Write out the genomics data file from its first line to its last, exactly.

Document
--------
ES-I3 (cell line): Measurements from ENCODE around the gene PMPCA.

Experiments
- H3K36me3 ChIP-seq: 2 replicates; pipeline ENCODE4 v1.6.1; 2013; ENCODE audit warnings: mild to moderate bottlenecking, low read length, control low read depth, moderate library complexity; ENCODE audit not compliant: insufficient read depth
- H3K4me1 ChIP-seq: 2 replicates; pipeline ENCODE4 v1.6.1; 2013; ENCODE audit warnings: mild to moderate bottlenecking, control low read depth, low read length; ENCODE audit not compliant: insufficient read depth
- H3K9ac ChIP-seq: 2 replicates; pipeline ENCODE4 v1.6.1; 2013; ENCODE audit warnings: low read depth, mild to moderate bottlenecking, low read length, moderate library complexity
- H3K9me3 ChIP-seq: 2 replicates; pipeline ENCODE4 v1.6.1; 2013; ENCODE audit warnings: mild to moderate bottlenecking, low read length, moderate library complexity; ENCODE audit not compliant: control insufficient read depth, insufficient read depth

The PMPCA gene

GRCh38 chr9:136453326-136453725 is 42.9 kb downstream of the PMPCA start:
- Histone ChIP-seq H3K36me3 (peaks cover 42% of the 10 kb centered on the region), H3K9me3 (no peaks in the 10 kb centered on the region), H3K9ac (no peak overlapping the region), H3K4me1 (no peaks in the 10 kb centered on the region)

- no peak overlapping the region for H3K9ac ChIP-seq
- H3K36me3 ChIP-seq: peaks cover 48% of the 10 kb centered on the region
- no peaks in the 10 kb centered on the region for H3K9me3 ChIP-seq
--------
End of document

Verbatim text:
ES-I3 (cell line): Measurements from ENCODE around the gene PMPCA.

Experiments
- H3K36me3 ChIP-seq: 2 replicates; pipeline ENCODE4 v1.6.1; 2013; ENCODE audit warnings: mild to moderate bottlenecking, low read length, control low read depth, moderate library complexity; ENCODE audit not compliant: insufficient read depth
- H3K4me1 ChIP-seq: 2 replicates; pipeline ENCODE4 v1.6.1; 2013; ENCODE audit warnings: mild to moderate bottlenecking, control low read depth, low read length; ENCODE audit not compliant: insufficient read depth
- H3K9ac ChIP-seq: 2 replicates; pipeline ENCODE4 v1.6.1; 2013; ENCODE audit warnings: low read depth, mild to moderate bottlenecking, low read length, moderate library complexity
- H3K9me3 ChIP-seq: 2 replicates; pipeline ENCODE4 v1.6.1; 2013; ENCODE audit warnings: mild to moderate bottlenecking, low read length, moderate library complexity; ENCODE audit not compliant: control insufficient read depth, insufficient read depth

The PMPCA gene

GRCh38 chr9:136453326-136453725 is 42.9 kb downstream of the PMPCA start:
- Histone ChIP-seq H3K36me3 (peaks cover 42% of the 10 kb centered on the region), H3K9me3 (no peaks in the 10 kb centered on the region), H3K9ac (no peak overlapping the region), H3K4me1 (no peaks in the 10 kb centered on the region)

- no peak overlapping the region for H3K9ac ChIP-seq
- H3K36me3 ChIP-seq: peaks cover 48% of the 10 kb centered on the region
- no peaks in the 10 kb centered on the region for H3K9me3 ChIP-seq